The 10 worst things about the Forest Stewardship Council

Here’s a handy guide to 10 of the worst things about FSC. We look forward to reading your suggested additions in the comments.

In 2006, when we started FSC-Watch, we wrote that, “whilst the structural problems within the FSC system have been known for many years, the formal mechanisms of governance and control, including the elected Board, the General Assembly, and the Complaints Procedures have been highly ineffective in addressing these problems.”

Unfortunately, that still remains true today.

1. The certifying bodies (assessors) are paid by the companies wanting to get certified. It is in the assessors’ interest not to get a reputation for being too “difficult”, otherwise they will not be hired in future. This is a clear conflict of interest.

2. FSC certifies industrial tree plantations. Vast areas of monocultures have been certified as “well managed”, despite the impacts on the environment and local communities.

3. If a company doesn’t comply with the Principles and Criteria, assessors can issue corrective action requests. So at the time a consumer is buying the certified product, the certified company may still be in the process of complying.

4. The mixed sources label is a joke. No one (possibly excluding a handful of employees at FSC) knows what this actually means. And controlled (sic) wood is a sham.

5. FSC is certifying carbon offset projects. Carbon trading will not address climate change, because it allows pollution elsewhere to continue. Some of FSC’s most egregious certifications involved carbon projects in Uganda.

6. The certifying bodies have a stranglehold over the FSC International Secretariat.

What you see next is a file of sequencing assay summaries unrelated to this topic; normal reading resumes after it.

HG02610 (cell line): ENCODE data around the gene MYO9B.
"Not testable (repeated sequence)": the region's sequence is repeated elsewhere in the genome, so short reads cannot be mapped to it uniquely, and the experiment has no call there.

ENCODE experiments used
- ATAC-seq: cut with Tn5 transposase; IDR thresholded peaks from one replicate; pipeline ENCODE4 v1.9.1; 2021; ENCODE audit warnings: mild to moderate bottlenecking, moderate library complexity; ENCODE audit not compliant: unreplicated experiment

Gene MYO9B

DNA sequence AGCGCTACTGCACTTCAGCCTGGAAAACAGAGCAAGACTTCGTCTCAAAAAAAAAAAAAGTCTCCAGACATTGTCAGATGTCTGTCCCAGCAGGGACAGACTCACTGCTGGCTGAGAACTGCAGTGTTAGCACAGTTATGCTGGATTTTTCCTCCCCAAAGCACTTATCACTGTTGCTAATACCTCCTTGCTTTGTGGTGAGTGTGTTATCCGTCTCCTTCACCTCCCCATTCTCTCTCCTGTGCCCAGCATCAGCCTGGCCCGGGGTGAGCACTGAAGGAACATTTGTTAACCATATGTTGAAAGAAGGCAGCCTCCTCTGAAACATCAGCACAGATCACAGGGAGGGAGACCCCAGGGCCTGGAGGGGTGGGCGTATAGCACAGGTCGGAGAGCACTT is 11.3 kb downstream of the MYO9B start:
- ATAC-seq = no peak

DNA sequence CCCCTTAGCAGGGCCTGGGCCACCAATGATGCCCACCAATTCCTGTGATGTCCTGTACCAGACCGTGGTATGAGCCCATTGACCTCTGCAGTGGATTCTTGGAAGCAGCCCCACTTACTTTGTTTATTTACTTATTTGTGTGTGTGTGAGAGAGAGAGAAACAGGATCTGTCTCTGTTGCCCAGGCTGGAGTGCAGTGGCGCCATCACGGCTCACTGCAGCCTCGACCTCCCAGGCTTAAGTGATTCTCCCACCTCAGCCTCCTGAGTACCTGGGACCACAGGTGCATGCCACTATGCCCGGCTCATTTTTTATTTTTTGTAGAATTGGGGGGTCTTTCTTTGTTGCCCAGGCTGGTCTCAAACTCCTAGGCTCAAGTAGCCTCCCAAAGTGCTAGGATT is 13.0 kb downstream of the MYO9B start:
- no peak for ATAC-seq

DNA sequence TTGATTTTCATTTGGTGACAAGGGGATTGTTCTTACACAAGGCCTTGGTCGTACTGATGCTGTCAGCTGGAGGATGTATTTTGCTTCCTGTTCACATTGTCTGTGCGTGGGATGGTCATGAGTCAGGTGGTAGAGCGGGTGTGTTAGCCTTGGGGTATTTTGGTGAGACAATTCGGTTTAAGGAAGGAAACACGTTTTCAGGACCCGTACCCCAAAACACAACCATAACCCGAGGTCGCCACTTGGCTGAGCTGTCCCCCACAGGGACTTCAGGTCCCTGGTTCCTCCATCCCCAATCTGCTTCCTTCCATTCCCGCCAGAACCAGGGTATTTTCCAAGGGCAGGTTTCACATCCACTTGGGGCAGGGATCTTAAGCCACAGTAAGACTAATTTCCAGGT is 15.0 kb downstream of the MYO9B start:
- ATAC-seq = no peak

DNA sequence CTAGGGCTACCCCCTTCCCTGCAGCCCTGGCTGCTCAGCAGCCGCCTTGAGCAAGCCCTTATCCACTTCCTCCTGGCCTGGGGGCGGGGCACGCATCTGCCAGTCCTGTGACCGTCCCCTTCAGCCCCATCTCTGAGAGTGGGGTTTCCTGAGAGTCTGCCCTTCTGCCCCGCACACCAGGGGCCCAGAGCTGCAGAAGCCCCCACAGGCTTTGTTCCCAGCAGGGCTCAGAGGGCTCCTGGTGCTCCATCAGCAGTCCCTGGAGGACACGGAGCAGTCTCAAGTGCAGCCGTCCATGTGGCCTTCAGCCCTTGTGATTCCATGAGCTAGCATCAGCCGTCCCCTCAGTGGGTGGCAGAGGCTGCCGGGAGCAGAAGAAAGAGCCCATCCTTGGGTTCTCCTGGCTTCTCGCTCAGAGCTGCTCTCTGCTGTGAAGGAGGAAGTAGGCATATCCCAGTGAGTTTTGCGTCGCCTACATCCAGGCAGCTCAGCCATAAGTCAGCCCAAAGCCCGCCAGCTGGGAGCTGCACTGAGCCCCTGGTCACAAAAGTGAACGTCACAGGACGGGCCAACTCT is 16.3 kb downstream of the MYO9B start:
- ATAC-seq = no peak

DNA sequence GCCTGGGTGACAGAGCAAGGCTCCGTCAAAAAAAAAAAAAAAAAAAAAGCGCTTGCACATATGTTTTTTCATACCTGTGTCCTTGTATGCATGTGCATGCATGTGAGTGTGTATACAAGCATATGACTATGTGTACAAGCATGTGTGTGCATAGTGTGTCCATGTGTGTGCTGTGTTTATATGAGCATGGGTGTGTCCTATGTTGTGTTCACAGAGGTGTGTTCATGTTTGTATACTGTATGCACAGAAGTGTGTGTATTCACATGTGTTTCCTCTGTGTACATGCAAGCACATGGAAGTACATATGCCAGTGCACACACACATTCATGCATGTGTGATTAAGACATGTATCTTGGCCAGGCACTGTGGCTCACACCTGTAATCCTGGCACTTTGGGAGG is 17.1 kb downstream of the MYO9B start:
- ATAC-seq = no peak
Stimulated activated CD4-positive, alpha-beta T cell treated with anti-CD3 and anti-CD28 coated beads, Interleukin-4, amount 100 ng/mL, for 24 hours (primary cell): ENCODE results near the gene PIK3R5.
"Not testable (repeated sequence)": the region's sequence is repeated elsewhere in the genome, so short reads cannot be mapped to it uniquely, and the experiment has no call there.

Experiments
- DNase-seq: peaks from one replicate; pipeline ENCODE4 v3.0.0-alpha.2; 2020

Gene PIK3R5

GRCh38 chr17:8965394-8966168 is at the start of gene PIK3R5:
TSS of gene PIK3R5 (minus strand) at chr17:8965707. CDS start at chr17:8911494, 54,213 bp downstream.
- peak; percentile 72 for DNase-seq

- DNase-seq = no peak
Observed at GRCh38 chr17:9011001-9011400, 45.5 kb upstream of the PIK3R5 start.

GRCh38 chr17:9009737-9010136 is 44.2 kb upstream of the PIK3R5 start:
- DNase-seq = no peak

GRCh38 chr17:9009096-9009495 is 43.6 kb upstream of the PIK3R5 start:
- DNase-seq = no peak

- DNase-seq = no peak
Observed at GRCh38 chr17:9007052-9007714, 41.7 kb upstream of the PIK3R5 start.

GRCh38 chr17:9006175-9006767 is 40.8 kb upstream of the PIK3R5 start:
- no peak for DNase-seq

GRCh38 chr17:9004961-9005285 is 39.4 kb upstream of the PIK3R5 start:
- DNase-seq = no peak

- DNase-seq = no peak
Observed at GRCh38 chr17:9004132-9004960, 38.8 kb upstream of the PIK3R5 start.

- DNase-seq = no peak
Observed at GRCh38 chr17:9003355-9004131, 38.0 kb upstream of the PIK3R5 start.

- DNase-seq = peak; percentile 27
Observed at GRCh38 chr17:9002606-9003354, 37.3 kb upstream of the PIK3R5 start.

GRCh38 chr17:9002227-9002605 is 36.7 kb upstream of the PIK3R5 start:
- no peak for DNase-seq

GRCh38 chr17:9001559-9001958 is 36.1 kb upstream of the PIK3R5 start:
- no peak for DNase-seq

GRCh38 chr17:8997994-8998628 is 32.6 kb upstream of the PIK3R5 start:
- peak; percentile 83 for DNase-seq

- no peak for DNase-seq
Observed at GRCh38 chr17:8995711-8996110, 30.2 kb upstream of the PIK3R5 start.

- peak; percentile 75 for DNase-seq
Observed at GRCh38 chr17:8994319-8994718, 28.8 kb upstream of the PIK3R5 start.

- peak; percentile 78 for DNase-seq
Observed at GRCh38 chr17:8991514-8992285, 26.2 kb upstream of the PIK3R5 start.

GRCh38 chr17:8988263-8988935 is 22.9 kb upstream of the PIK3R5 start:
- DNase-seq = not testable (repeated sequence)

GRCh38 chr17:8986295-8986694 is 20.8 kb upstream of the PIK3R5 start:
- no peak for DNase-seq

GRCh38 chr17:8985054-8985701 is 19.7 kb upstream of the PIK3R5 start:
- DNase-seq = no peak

7. FSC certifies the logging of primary forests.

8. The complaints mechanism doesn’t work.

9. FSC does not address the underlying causes of deforestation. If a destructive logging company does not want to get certified (Rimbunan Hijau, for example), there is absolutely nothing that FSC can do. Rather than attempting to address over-consumption, FSC encourages consumption, provided the product carries an FSC label.

10. Despite increasing criticism (including in recent years from Greenpeace), several key NGO members leaving (FERN, FoE EWNI, Robin Wood, SSNC etc.), FSC has stubbornly refused to address the structural problems that the organisation faces.



  1. The FSC structures and certification bodies should be composed of properly represented independent environmental organisations and local community leaders from areas that the timber is sourced from, Until then the certification is irrelevant and in fact making false claims.

  2. In Ireland the situation is that coillte (state forest company) are certified to a standard for SFM written and endorsed by people co opted on to the steering committee. This standard has principle 3 left out which means that coillte can keep their certification despite the fact that coillte are selling off their plantations for unsustainable activities like fracking and wind farms. Because principle 3 is left out coillte maintain that consultation with local communities is not necessary before they sell off land for what local communities consider unsustainable developments.

  3. Considering the failure of FSC to protect forests, do you have any tips for those who need to buy timber but want to have the least negative effect? Some guidance given the circumstances would be welcome…if possible.

  4. FSC is a con job. Forests are more valuable left intact – provide potable water, soil stabilisation, genetic resources, wildlife preservation, etc. Industrial logging destroys these

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